By MICHAEL BIESECKER and HELEN WIEFFERING
WASHINGTON (AP) – The Environmental Protection Agency said it will conduct helicopter overflights to search for methane “super emitters” in the nation’s largest oil and gas producing region.
The EPA’s Region 6 headquarters in Dallas, Texas, issued a news release Monday about a new law enforcement effort in the Permian Basin, saying the thefts would take place within the next two weeks.
The announcement came four days after the Associated Press published a survey that showed 533 oil and gas facilities in the region are emitting excessive amounts of methane and named the companies most responsible. Colorless and odorless, methane is a potent greenhouse gas that traps 83 times more heat in the atmosphere over a 20-year period than an equivalent amount of carbon dioxide.
EPA spokesman Tim Carroll said the timing of the agency’s announcement was unrelated to AP history and similar overflights had been conducted in years past. . EPA officials made no mention of an upcoming law enforcement sweep in the Permian when interviewed by the AP last month.
EPA Region 6 Administrator Earthea Nance said the Permian Basin accounts for 40% of our country’s oil supply and has for years released dangerous amounts of methane and volatile organic compounds, contributing to climate change and poor air quality.
“Overflights are key to identifying which facilities are responsible for the bulk of these emissions and therefore where reductions are most urgently needed,” Nance said, according to the agency’s press release.
AP used 2021 data from the Carbon Mapper group to document massive amounts of methane released into the atmosphere by oil and gas operations across the Permian, a 250-mile-wide dry expanse along the Texas border. and New Mexico a billion years ago. was the bottom of a shallow sea.
A partnership between NASA’s Jet Propulsion Laboratory and university researchers, Carbon Mapper used an aircraft carrying an infrared spectrometer to detect and quantify the unique chemical fingerprint of methane in the atmosphere. Hundreds of sites were shown constantly spewing the gas across multiple flybys.
Last October, AP reporters visited more than two dozen sites flagged as super persistent methane emitters by Carbon Mapper with a FLIR infrared camera and recorded video of large plumes of hydrocarbon gas containing methane erupting. from pipeline compressors, tank batteries, flares and other production infrastructure. . Carbon Mapper data and AP Camera work show that many of the worst emitters are routinely loading Earth’s atmosphere with this additional gas.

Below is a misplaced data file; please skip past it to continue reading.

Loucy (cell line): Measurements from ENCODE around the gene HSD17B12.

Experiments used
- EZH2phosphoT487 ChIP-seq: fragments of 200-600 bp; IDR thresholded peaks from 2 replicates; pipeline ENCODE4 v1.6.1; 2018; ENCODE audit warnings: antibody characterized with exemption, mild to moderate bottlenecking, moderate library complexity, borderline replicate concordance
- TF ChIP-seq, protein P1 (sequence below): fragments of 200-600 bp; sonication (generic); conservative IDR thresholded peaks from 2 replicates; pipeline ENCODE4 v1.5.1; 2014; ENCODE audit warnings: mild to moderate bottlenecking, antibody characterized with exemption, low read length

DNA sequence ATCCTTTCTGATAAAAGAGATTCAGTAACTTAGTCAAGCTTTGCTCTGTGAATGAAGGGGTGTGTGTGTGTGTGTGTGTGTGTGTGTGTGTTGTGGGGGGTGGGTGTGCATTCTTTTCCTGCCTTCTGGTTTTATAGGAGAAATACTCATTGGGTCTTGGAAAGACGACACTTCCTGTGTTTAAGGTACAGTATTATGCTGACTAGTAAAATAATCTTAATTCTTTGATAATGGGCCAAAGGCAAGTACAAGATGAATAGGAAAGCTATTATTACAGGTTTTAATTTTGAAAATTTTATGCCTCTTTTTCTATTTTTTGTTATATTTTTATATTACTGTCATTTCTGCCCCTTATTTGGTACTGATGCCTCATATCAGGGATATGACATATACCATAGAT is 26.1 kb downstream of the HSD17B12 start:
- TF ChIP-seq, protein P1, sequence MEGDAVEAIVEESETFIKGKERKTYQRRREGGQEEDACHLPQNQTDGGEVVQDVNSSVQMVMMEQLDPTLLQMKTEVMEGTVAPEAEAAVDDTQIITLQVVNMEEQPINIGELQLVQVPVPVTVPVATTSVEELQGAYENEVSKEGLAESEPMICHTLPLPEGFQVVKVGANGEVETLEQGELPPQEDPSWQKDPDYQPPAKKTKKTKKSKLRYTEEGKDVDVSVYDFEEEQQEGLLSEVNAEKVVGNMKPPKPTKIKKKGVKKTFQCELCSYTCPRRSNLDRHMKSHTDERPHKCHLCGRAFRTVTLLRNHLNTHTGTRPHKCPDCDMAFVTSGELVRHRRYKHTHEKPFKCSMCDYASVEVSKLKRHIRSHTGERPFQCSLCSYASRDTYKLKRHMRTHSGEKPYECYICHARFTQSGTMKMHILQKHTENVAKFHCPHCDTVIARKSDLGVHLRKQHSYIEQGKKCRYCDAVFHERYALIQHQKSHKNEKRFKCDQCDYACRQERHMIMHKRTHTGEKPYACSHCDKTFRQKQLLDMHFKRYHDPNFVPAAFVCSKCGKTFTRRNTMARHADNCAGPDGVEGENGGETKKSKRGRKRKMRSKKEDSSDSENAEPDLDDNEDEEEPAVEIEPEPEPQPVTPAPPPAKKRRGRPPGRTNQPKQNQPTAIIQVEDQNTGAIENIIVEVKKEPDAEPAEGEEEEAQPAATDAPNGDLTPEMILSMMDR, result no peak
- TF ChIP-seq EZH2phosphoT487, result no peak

Carbon Mapper identified the release sites solely by their GPS coordinates. The AP then took the coordinates of the 533 “super-emitter” sites and cross-referenced them with state drilling permits, air quality permits, pipeline maps, land records and other public records to piece together the companies most likely responsible.
Only 10 companies owned at least 164 of those sites, according to an AP analysis of Carbon Mapper data.
AP also compared the estimated rates at which super-emitting sites have been observed spouting methane with the annual reports that companies are required to submit to the EPA detailing their greenhouse gas emissions. AP found that the EPA database often fails to account for the true rate of emissions observed in the Permian.
The methane released by these companies will disrupt the climate for decades, contributing to more heat waves, hurricanes, wildfires and floods. There is now almost three times more methane in the air than before the industrial era. The year 2021 has seen the worst increase ever.
The EPA recently enacted restrictions on the amount of methane that can be released from new oil and gas facilities. But proposed regulations on the hundreds of thousands of older sites responsible for most of the emissions are still under consideration. What is restricted under current federal regulations are toxic air pollutants such as hydrogen sulfide, sulfur dioxide, and carcinogenic benzene, which often accompany methane and are sometimes referred to as “straddling” gases.
The EPA said this week it would also collect data from its airborne observations in the Permian and use GPS locations to identify facilities releasing excess emissions. The agency said it would take enforcement actions against the companies responsible, which could include administrative enforcement actions and referrals to the Department of Justice. The EPA said companies that violate federal law could face significant financial penalties as well as future monitoring to verify that corrective action has been taken.
Follow AP investigative reporters Michael Biesecker at twitter.com/mbieseck and Helen Wieffering at twitter.com/helenwieffering. To contact the AP Investigations team, email email@example.com.